There’s a video playing on the screen behind Juan Felipe, and he reads about what he saw on his trip through Mexico, the native people there, the Lacandon mayas.
I tried to remember. I was trying to write about you, Granny, but I couldn’t. I tried to picture your smile, the clothes you wore, the color of your hair. But everything was blurry. I tried to hear your voice, your laugh. But every time I thought I found it, it was really your sister’s or your daughter’s.
Margarita walks back up to the stage and reads poems about her grandfather and brother, both who have passed away. I get the chills as she reads the one about her brother. I grab another blanket, but get the chills again. Now I can remember—
You were sitting on the swing in your backyard. The sun was in your face and you were laughing, wearing the light blue top and white pants that you often did. Your light brown hair looked blonde in some spots.
I sat at the small table in your kitchen, staring at the chicken nuggets in front of me. An hour ago, my parents told me they were separating. You sat beside me. You said you would be okay as long as I was.
You called me “mija.” It was winter and we talked about the possibility of it snowing as you made breakfast. And after you pulled the biscuits out of the oven, we ate every single one. Just you and me, Granny.
I try to concentrate on what Margarita is saying, but I get this feeling that I need to go to your grave as soon as I can; that there’s so much I need to tell you—since the separation, my relationship with my mother has been really bad, and I haven’t really talked to her in over a year now; I’ve been struggling with my identity, I don’t feel connected to my Mexican heritage, I often feel like the only Mexican thing about me is my name, and I wish that weren’t the case; Hillary Clinton ran for president again and should’ve won, I thought of you when I voted for her because I know you wanted her to win back in 2008; I’m scared about the future—and I realize that I’m crying. But I don’t feel sad, exactly; I feel as if I’m carrying someone else’s sadness.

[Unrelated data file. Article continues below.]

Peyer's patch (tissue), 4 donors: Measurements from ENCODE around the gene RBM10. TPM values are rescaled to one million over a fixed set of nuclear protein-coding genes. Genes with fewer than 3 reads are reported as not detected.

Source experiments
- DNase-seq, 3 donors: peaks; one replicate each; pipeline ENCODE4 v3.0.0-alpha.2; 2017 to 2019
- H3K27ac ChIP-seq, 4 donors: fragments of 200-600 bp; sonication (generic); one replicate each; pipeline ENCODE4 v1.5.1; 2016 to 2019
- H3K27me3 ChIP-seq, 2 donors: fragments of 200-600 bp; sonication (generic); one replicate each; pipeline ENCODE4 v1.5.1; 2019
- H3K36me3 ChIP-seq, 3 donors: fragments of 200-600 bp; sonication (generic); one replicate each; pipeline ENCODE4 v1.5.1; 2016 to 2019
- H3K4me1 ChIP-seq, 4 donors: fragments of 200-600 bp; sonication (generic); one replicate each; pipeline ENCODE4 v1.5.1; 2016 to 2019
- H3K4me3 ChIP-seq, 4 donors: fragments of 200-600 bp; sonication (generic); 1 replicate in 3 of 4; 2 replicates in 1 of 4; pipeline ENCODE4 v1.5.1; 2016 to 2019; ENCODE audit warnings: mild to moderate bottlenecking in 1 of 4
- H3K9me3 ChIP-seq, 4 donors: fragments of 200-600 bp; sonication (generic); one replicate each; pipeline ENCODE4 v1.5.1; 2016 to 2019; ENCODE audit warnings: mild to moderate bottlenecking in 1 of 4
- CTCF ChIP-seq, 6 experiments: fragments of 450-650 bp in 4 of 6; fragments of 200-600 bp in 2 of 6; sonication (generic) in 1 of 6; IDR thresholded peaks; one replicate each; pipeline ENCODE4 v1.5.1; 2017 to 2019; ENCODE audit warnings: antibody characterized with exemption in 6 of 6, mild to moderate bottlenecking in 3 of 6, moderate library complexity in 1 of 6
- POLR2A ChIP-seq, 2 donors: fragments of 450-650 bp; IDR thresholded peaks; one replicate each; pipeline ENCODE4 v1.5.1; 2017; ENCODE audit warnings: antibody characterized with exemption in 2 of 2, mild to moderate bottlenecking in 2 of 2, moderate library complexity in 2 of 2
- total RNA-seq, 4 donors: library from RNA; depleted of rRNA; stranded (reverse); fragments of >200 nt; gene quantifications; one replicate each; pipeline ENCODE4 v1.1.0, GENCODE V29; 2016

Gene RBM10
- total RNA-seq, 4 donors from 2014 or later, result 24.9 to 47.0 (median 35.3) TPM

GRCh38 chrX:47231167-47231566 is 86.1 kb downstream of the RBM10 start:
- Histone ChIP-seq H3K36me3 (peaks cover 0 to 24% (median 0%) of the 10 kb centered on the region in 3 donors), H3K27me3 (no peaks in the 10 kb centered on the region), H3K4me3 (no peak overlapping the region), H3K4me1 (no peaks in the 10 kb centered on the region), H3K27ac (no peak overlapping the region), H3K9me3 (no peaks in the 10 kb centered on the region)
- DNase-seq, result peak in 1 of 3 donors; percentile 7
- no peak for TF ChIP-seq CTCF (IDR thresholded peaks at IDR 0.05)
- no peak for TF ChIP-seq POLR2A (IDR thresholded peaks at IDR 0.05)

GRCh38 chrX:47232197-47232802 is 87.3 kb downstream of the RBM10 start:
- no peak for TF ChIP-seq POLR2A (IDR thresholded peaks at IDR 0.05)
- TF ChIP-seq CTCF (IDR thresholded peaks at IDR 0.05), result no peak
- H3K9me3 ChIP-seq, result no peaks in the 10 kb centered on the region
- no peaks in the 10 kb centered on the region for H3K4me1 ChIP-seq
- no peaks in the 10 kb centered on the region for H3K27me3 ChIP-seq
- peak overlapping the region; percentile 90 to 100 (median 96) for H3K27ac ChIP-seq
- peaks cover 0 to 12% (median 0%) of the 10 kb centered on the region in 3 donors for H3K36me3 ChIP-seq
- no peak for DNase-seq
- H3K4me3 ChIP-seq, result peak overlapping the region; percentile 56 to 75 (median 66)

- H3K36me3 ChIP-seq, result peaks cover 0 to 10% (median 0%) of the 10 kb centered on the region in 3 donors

I know you’re with me. I can feel you wishing things had been different for me and that the world were a better place.
I wipe my tears and hope you know that I’ll be okay. Over the years I’ve learned that I’m very strong, and although I’m going through a rough patch and the world seems to be in a dark place, I still have hope. I know things will be better one day.
Margarita says, “Before we go, I would like to thank the spirits for joining us and help send them off again.”
You asked me to help you with your socks and then went back to sleep. The sunlight from the window made you look especially pale. Your breathing was shallow. And I noticed you were missing some of your hair. You were awake when it was time for me to leave. We hugged and said goodbye, like we always did. And I didn’t think much of it because I thought I would see you soon, like I always did.
Santana plays again. Margarita dances. Juan Felipe joins her. They clap, raise their arms, sway side to side, but something is different about them. Something about the audience seems changed, too. It’s almost as if everyone is in some sort of state of recovery.
The tape is over, my screen turns to three minutes of black and I say, “Thank you. Thank you for being here with me tonight, Granny.”